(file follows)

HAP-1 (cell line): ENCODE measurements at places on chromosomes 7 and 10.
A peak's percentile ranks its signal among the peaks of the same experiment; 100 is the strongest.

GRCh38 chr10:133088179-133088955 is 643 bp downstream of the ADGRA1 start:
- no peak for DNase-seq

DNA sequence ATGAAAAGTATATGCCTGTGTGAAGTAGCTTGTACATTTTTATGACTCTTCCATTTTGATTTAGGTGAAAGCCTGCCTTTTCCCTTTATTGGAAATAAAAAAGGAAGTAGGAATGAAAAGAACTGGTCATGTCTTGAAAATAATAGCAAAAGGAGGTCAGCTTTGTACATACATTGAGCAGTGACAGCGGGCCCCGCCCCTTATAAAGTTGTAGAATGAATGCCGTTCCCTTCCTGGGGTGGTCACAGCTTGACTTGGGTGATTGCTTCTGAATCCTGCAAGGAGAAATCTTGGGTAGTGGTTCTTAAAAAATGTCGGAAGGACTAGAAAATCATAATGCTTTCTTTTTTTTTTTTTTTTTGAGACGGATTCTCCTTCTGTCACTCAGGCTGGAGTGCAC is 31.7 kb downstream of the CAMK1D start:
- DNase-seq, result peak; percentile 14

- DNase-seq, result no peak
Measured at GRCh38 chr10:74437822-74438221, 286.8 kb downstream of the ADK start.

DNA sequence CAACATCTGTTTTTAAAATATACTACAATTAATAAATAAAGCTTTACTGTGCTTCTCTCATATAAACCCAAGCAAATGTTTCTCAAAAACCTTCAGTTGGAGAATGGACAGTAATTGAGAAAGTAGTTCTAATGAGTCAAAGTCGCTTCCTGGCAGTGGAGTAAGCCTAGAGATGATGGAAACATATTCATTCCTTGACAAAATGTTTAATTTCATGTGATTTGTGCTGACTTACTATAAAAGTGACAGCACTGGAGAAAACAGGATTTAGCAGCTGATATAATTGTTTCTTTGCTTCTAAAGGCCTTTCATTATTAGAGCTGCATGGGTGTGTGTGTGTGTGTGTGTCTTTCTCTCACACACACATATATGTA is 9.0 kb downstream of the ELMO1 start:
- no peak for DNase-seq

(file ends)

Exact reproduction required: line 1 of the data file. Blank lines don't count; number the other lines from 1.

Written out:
HAP-1 (cell line): ENCODE measurements at places on chromosomes 7 and 10.